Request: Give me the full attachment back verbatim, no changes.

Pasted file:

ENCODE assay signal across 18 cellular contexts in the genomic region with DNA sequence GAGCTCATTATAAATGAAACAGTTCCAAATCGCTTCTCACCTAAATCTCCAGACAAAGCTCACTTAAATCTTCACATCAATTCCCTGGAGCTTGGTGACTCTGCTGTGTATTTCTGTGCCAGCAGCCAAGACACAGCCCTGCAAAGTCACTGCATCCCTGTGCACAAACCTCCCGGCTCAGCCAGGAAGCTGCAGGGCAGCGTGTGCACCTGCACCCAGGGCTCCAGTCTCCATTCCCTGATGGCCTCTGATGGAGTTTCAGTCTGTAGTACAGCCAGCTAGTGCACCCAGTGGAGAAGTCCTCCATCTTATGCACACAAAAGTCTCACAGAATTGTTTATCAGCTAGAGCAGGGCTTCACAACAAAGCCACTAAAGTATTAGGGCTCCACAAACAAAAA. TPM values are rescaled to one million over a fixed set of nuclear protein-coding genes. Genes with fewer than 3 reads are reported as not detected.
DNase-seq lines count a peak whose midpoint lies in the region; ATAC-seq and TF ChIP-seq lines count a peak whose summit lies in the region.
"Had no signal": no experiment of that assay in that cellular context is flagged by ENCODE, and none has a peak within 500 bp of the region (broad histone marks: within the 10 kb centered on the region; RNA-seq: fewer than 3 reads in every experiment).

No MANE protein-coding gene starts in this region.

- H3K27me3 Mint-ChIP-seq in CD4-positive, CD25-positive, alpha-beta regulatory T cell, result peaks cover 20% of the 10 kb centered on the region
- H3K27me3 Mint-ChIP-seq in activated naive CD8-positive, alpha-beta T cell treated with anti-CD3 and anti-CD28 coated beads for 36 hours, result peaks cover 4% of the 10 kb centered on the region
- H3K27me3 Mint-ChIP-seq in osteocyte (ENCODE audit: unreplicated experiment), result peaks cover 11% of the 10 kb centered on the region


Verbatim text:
ENCODE assay signal across 18 cellular contexts in the genomic region with DNA sequence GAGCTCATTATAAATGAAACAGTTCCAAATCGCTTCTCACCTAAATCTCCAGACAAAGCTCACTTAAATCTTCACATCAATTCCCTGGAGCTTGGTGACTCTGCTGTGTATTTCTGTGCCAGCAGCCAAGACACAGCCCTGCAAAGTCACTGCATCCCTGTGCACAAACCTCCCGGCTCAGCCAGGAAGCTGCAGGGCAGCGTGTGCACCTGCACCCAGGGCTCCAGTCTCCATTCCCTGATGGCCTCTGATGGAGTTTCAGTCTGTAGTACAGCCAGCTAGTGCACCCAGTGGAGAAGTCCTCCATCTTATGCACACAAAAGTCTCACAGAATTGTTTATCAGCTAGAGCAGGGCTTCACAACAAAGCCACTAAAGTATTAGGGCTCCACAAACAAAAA. TPM values are rescaled to one million over a fixed set of nuclear protein-coding genes. Genes with fewer than 3 reads are reported as not detected.
DNase-seq lines count a peak whose midpoint lies in the region; ATAC-seq and TF ChIP-seq lines count a peak whose summit lies in the region.
"Had no signal": no experiment of that assay in that cellular context is flagged by ENCODE, and none has a peak within 500 bp of the region (broad histone marks: within the 10 kb centered on the region; RNA-seq: fewer than 3 reads in every experiment).

No MANE protein-coding gene starts in this region.

- H3K27me3 Mint-ChIP-seq in CD4-positive, CD25-positive, alpha-beta regulatory T cell, result peaks cover 20% of the 10 kb centered on the region
- H3K27me3 Mint-ChIP-seq in activated naive CD8-positive, alpha-beta T cell treated with anti-CD3 and anti-CD28 coated beads for 36 hours, result peaks cover 4% of the 10 kb centered on the region
- H3K27me3 Mint-ChIP-seq in osteocyte (ENCODE audit: unreplicated experiment), result peaks cover 11% of the 10 kb centered on the region